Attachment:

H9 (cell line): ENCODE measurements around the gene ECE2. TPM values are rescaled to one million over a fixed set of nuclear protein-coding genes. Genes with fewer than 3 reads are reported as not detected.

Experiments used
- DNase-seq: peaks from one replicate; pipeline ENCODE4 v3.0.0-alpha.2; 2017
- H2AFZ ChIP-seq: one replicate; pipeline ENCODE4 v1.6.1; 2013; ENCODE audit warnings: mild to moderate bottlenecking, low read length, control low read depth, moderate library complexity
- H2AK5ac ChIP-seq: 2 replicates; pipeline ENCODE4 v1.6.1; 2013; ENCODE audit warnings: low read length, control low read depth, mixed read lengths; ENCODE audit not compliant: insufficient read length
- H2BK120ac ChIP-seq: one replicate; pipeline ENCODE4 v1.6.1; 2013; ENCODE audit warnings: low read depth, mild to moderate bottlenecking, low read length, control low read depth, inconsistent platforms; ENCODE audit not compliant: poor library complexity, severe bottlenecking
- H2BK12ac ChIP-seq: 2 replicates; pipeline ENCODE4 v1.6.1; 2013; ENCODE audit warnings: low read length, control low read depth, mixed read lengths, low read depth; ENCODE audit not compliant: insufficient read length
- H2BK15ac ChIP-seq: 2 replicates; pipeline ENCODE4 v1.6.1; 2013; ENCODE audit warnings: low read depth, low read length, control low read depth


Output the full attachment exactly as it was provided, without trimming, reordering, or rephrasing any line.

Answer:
H9 (cell line): ENCODE measurements around the gene ECE2. TPM values are rescaled to one million over a fixed set of nuclear protein-coding genes. Genes with fewer than 3 reads are reported as not detected.

Experiments used
- DNase-seq: peaks from one replicate; pipeline ENCODE4 v3.0.0-alpha.2; 2017
- H2AFZ ChIP-seq: one replicate; pipeline ENCODE4 v1.6.1; 2013; ENCODE audit warnings: mild to moderate bottlenecking, low read length, control low read depth, moderate library complexity
- H2AK5ac ChIP-seq: 2 replicates; pipeline ENCODE4 v1.6.1; 2013; ENCODE audit warnings: low read length, control low read depth, mixed read lengths; ENCODE audit not compliant: insufficient read length
- H2BK120ac ChIP-seq: one replicate; pipeline ENCODE4 v1.6.1; 2013; ENCODE audit warnings: low read depth, mild to moderate bottlenecking, low read length, control low read depth, inconsistent platforms; ENCODE audit not compliant: poor library complexity, severe bottlenecking
- H2BK12ac ChIP-seq: 2 replicates; pipeline ENCODE4 v1.6.1; 2013; ENCODE audit warnings: low read length, control low read depth, mixed read lengths, low read depth; ENCODE audit not compliant: insufficient read length
- H2BK15ac ChIP-seq: 2 replicates; pipeline ENCODE4 v1.6.1; 2013; ENCODE audit warnings: low read depth, low read length, control low read depth